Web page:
1971: And yet the youth will have their say with Hair Bear Bunch lunch boxes. Butter and sugar sandwiches. Wadada Leo Smith. At the movies: COLD TURKEY. UNIVERSAL SOLDIER. 1972: A ghost at West Point. Messiaen hears an owl at Bryce Canyon. On television: GARGOYLES. THE NIGHT STALKER. At the movies: DRACULA A.D. 1972. THE BISCUIT EATER. X, Y & ZEE. Notable publication: 2010: LIVING IN THE FUTURE. 1973: Professor Irwin Corey visits the Acropolis. Bob Hope visits the University of Mississippi. Roy Blount Jr. visits Pittsburgh. At the movies: CANNIBAL GIRLS. BREEZY. THE THREE MUSKETEERS. 1974: Autobiographies of Colonel Sanders and Jeb Magruder. Other notable publications include a facsimile of Edward Kelley's seances with John Dee and WEBSTER'S NEW TWENTIETH CENTURY DICTIONARY OF THE ENGLISH LANGUAGE, UNABRIDGED, SECOND EDITION. Nixon's sound check. Bruce Springsteen bootlegs. At the movies: THE LORDS OF FLATBUSH. 1975: A TV movie about syphilis. Superman comic books. Gary Giddins badmouths Sammy Davis Jr. American Top 40. 1976: Robert Shaw co-hosts the Oscars. A teenager goes to somebody's apartment and eats a hot dog. At the movies: CAR WASH. HARRY AND WALTER GO TO NEW YORK. GABLE AND LOMBARD. On television: The Paul Lynde Halloween Special.
1977: On television: The Brady Bunch Variety Hour. At the movies: FUN WITH DICK AND JANE. SMOKEY AND THE BANDIT. ROLLERCOASTER. HOUSE. Death of Chaplin. Notable publication: THE SMITHSONIAN COLLECTION OF NEWSPAPER COMICS. 1979: Adrienne Barbeau weds John Carpenter. Lincoln Center tribute to Bob Hope. Bob Hope visits China. At the movies: PROPHECY. Was considered "the present" at one time. 1980: Edith Head designs a jogging suit. Norman Mailer is married twice in four days. Elvis Costello makes a TV commercial. A sitcom based on SEMI-TOUGH. 1981: Paul Schrader pouts about THE ABSENT-MINDED PROFESSOR. Michael Palin keeps a diary. At the movies: CONTINENTAL DIVIDE. Webster's Collegiate Dictionary gives the primary definition of gopher as "a land dwelling tortoise." 1982: A conspiracy theorist is arrested for soliciting a prostitute. Charlie Callas's final TONIGHT SHOW appearance. At the movies: SWAMP THING. AUTHOR! AUTHOR! 1983: UFOs in the woods off Whangtown road. On television: COCAINE: ONE MAN'S SEDUCTION. STARFLIGHT: THE PLANE THAT COULDN'T LAND. Phil Donahue does a show on sadomasochism. TBS airs BOEING, BOEING. CRACKING UP appears on Jonathan Rosenbaum's annual list of best films. Richard Nixon asks Robert Altman for a VHS of NASHVILLE. 1984: At the movies: DUNE. 1985: At the movies: RED SONJA and THE NAKED FACE. In music: "Sisters are Doing It for Themselves." The future creator of VERONICA MARS has a mullet. Max Goodman ends his career at WKRG. 1986: A Cutlass Supreme is named after Julie London. Dr. Harold Wallman's RV catches fire, destroying a human skeleton he owns. 1987: Death of Ted Owens, author of HOW TO CONTACT SPACE PEOPLE. At the movies: MALONE. 1988: I get fired. An aged Jim Backus still broods over a slight by his parents. Nedra Harrison retires.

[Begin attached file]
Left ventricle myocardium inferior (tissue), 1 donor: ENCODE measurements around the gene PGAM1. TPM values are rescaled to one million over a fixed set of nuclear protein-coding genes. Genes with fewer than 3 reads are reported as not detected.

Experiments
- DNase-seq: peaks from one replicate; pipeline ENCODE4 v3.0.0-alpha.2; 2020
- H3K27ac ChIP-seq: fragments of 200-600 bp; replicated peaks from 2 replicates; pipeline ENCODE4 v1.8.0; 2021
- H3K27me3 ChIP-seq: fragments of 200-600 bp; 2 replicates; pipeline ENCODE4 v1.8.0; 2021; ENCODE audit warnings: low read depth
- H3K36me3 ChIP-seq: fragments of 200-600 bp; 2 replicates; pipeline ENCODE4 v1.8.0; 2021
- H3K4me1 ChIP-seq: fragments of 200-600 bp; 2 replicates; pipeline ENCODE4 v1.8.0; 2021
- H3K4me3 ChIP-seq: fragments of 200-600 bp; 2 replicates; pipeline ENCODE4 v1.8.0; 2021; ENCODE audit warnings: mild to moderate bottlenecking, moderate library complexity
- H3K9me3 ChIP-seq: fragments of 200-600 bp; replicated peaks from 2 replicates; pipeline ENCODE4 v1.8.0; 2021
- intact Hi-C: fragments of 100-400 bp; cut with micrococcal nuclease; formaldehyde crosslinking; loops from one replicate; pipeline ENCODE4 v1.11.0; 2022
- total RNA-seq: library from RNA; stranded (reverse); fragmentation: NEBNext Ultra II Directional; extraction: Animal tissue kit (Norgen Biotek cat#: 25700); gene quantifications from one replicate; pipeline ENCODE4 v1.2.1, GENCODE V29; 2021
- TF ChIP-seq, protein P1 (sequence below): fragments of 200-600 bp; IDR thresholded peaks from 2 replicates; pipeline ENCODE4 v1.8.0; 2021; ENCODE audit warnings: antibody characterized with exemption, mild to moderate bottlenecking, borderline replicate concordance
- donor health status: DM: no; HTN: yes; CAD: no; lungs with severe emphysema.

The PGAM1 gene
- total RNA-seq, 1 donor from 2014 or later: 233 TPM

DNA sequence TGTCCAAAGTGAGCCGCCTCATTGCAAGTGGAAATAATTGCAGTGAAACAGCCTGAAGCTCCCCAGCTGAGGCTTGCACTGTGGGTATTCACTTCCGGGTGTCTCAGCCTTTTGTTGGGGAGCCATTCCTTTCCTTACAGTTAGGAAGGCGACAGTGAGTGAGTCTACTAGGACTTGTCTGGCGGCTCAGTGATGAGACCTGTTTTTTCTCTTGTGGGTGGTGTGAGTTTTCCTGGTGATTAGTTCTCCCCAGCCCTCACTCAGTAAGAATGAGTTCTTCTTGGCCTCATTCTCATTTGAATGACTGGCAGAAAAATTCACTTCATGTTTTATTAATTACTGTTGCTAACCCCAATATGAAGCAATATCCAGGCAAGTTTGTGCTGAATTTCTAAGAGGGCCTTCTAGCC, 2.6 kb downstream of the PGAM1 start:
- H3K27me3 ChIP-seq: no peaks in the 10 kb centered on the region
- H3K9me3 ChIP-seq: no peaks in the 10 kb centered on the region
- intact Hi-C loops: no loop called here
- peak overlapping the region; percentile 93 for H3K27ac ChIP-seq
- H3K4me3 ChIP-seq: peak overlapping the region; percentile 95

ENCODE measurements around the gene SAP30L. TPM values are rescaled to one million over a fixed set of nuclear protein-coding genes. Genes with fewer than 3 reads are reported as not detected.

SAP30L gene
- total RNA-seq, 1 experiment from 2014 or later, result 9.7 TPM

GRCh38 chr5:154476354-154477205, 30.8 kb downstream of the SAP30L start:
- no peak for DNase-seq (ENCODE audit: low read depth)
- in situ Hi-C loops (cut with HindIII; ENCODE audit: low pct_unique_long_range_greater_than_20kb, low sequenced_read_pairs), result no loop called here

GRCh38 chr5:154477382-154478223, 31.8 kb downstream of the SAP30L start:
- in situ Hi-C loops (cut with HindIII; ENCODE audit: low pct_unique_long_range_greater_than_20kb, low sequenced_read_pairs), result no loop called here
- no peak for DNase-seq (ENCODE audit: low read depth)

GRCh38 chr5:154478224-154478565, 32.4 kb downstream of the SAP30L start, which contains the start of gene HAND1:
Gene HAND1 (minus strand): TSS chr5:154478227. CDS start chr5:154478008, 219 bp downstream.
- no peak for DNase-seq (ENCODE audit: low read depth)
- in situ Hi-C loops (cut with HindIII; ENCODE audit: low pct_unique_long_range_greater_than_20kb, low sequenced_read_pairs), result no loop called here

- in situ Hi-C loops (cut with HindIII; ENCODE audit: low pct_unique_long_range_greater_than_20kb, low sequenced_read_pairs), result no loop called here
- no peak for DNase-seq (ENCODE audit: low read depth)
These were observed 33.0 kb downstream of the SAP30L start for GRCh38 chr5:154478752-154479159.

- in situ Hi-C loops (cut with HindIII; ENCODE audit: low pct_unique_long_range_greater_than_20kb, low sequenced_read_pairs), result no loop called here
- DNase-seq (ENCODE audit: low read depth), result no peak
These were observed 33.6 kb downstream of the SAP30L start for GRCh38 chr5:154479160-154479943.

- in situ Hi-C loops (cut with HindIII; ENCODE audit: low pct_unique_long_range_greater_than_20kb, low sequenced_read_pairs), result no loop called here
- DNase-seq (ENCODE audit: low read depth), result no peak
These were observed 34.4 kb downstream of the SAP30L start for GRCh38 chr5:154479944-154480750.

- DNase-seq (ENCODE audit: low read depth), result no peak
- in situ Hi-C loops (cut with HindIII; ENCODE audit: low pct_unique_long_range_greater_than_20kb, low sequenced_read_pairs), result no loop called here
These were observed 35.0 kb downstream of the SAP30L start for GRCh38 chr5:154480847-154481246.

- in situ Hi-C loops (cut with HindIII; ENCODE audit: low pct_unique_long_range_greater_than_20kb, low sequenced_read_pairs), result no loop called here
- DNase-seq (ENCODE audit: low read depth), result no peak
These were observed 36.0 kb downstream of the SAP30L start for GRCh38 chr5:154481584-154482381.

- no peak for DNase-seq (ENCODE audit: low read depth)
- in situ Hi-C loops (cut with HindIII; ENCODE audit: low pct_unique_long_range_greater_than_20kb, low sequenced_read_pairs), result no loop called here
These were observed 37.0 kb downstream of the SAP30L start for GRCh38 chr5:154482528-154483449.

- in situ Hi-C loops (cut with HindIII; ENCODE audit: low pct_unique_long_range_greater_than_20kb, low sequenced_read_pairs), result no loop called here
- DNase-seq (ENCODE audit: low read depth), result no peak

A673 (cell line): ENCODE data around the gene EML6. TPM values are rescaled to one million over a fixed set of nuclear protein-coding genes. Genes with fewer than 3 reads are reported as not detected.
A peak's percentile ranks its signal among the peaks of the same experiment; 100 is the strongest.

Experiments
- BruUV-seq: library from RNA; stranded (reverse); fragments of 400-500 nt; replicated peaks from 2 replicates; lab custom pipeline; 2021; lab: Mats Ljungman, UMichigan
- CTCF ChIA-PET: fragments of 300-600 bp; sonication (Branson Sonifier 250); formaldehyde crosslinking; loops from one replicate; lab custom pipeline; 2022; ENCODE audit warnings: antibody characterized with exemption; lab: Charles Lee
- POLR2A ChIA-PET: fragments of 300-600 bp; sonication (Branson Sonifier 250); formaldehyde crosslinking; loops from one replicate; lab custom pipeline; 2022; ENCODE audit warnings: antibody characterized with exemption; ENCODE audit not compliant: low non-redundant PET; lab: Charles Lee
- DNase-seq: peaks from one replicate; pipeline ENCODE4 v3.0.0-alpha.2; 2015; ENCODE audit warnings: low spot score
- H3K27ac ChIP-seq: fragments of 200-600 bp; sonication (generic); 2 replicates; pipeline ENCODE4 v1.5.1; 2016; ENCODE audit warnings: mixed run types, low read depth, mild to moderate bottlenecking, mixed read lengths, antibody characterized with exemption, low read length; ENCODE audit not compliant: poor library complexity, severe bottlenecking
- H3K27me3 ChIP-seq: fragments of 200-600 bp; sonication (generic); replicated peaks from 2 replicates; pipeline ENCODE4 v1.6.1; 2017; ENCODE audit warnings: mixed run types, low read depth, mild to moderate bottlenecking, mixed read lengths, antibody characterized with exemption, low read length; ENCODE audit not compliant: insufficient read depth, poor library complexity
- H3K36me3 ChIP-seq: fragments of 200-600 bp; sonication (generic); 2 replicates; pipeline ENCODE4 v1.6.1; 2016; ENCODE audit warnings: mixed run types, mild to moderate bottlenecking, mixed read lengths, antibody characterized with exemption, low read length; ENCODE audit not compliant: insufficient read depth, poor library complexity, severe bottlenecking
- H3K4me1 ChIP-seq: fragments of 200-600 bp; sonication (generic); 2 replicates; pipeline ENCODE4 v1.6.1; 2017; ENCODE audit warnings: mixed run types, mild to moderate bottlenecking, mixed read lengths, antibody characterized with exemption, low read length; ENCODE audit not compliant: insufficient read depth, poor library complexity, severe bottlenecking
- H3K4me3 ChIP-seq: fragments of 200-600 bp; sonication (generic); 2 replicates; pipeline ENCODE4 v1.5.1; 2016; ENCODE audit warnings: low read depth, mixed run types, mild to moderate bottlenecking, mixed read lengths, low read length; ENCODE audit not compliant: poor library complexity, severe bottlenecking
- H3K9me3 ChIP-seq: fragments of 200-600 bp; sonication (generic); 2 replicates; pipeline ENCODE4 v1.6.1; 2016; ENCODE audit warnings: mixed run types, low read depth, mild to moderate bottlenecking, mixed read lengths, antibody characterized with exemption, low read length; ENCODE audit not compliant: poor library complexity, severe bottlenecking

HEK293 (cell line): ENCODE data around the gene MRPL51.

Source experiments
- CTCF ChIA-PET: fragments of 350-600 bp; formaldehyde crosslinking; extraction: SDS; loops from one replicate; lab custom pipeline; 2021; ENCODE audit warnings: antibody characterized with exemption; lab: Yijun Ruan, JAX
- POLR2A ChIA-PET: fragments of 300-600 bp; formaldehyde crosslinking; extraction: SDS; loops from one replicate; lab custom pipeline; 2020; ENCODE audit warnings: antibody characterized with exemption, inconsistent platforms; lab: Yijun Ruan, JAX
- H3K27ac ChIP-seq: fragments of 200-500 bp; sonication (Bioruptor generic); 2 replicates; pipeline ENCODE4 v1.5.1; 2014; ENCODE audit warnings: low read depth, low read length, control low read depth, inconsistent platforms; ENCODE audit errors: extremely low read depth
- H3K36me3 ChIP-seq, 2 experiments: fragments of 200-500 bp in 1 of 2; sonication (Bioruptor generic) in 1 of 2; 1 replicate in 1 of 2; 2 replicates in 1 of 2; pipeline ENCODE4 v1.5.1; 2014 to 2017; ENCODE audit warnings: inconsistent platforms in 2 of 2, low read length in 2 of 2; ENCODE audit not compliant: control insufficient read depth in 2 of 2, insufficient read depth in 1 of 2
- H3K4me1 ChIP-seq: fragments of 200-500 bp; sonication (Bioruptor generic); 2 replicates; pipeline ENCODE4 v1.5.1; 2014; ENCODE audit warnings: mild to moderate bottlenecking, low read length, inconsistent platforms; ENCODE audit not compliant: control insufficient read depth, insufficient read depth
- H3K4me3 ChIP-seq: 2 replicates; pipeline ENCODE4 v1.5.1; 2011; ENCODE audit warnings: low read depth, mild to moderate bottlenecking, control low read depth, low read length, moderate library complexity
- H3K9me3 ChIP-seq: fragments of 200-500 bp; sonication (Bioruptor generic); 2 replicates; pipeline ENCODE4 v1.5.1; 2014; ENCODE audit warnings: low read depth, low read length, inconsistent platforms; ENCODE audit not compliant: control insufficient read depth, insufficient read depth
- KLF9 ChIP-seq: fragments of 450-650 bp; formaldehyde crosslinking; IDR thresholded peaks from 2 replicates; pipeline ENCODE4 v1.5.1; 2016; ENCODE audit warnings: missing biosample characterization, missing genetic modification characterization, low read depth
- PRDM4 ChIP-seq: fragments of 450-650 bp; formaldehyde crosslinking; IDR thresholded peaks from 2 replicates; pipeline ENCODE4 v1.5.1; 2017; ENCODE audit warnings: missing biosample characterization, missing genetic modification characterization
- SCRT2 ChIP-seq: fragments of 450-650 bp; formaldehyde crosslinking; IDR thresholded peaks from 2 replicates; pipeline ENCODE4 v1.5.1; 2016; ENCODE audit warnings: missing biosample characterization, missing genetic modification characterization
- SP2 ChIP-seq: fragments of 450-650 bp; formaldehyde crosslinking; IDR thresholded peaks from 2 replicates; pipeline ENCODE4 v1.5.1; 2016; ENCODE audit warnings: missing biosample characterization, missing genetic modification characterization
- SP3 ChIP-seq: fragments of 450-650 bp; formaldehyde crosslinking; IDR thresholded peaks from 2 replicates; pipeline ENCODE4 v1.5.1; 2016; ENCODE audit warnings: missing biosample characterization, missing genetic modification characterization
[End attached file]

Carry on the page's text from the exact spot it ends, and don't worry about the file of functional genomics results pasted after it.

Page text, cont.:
1989: I am skinny. An owl gets a hologram face. On television: "Bob Hope's Christmas in Hawaii." At the movies: PHYSICAL EVIDENCE. 1990: A man stops hiccuping after 68 years. A band I am in travels to Jackson, Mississippi. 1992: I visit Milwaukee and the stage collapses. In the news: Johnny Carson trivia. 1993: I accidentally drop my copy of a John Cheever novel into an airport toilet. At the movies: ANOTHER STAKEOUT, STRIKING DISTANCE and THE NIGHT WE NEVER MET. In music: "Blue and Far" (live). Notable publication: Leonard Maltin's Film and Video Guide. 1994: The Olsen Twins make a music video about being detectives. A Foster Brooks robot at the MGM Grand. Ward McCarthy and I attend an Elvis impersonator convention. At the movies: LITTLE WOMEN, THE FLINSTONES, and MIXED NUTS. 1995: Death of Grady Sutton. Home movies of the Foster Brooks robot. At the movies: FUNNY BONES. Notable publication: THE OXFORD COMPANION TO PHILOSOPHY. 1996: I buy a used book. An executive quits his job and blasts "Everybody Hurts" out of giant speakers. 1997: We sing a sea chantey. Notable publication: UNDERWORLD by Don DeLillo. 1999: Buffy Summers graduates from high school. Some guy sends his Bob Hope action figure on a trip around the world. I read HANNIBAL on an airplane. I terrify Marvin Hamlisch in an elevator. I meet either Francis Ford Coppola or a guy with a similar beard.